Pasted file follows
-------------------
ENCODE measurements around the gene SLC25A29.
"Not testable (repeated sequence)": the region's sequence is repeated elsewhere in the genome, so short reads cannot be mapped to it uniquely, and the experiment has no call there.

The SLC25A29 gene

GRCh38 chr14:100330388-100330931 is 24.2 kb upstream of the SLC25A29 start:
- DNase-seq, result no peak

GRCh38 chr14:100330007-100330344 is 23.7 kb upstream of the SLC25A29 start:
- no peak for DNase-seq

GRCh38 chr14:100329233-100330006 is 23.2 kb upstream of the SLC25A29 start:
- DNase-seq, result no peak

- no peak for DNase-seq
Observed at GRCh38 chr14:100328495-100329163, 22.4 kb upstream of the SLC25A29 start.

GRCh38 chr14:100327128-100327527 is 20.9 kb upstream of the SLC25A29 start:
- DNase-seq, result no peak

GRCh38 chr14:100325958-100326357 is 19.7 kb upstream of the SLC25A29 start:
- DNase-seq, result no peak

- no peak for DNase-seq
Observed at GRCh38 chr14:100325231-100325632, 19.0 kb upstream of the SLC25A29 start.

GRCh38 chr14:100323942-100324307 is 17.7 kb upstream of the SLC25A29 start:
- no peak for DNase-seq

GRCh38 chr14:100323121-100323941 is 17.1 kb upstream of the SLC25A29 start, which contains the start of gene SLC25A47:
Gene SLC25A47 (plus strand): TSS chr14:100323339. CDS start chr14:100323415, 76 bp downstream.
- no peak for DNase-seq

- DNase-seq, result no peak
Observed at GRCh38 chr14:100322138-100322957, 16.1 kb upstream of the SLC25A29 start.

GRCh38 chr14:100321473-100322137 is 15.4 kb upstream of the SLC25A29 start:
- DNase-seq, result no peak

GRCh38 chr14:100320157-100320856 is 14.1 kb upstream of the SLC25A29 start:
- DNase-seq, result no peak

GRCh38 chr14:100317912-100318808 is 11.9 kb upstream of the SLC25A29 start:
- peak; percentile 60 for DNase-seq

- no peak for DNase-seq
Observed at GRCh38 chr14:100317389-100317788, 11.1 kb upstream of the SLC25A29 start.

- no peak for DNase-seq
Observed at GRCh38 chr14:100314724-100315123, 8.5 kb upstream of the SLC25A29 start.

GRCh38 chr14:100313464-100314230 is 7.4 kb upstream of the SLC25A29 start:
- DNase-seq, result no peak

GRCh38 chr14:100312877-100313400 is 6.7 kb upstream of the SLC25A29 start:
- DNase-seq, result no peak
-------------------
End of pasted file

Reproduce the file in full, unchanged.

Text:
ENCODE measurements around the gene SLC25A29.
"Not testable (repeated sequence)": the region's sequence is repeated elsewhere in the genome, so short reads cannot be mapped to it uniquely, and the experiment has no call there.

The SLC25A29 gene

GRCh38 chr14:100330388-100330931 is 24.2 kb upstream of the SLC25A29 start:
- DNase-seq, result no peak

GRCh38 chr14:100330007-100330344 is 23.7 kb upstream of the SLC25A29 start:
- no peak for DNase-seq

GRCh38 chr14:100329233-100330006 is 23.2 kb upstream of the SLC25A29 start:
- DNase-seq, result no peak

- no peak for DNase-seq
Observed at GRCh38 chr14:100328495-100329163, 22.4 kb upstream of the SLC25A29 start.

GRCh38 chr14:100327128-100327527 is 20.9 kb upstream of the SLC25A29 start:
- DNase-seq, result no peak

GRCh38 chr14:100325958-100326357 is 19.7 kb upstream of the SLC25A29 start:
- DNase-seq, result no peak

- no peak for DNase-seq
Observed at GRCh38 chr14:100325231-100325632, 19.0 kb upstream of the SLC25A29 start.

GRCh38 chr14:100323942-100324307 is 17.7 kb upstream of the SLC25A29 start:
- no peak for DNase-seq

GRCh38 chr14:100323121-100323941 is 17.1 kb upstream of the SLC25A29 start, which contains the start of gene SLC25A47:
Gene SLC25A47 (plus strand): TSS chr14:100323339. CDS start chr14:100323415, 76 bp downstream.
- no peak for DNase-seq

- DNase-seq, result no peak
Observed at GRCh38 chr14:100322138-100322957, 16.1 kb upstream of the SLC25A29 start.

GRCh38 chr14:100321473-100322137 is 15.4 kb upstream of the SLC25A29 start:
- DNase-seq, result no peak

GRCh38 chr14:100320157-100320856 is 14.1 kb upstream of the SLC25A29 start:
- DNase-seq, result no peak

GRCh38 chr14:100317912-100318808 is 11.9 kb upstream of the SLC25A29 start:
- peak; percentile 60 for DNase-seq

- no peak for DNase-seq
Observed at GRCh38 chr14:100317389-100317788, 11.1 kb upstream of the SLC25A29 start.

- no peak for DNase-seq
Observed at GRCh38 chr14:100314724-100315123, 8.5 kb upstream of the SLC25A29 start.

GRCh38 chr14:100313464-100314230 is 7.4 kb upstream of the SLC25A29 start:
- DNase-seq, result no peak

GRCh38 chr14:100312877-100313400 is 6.7 kb upstream of the SLC25A29 start:
- DNase-seq, result no peak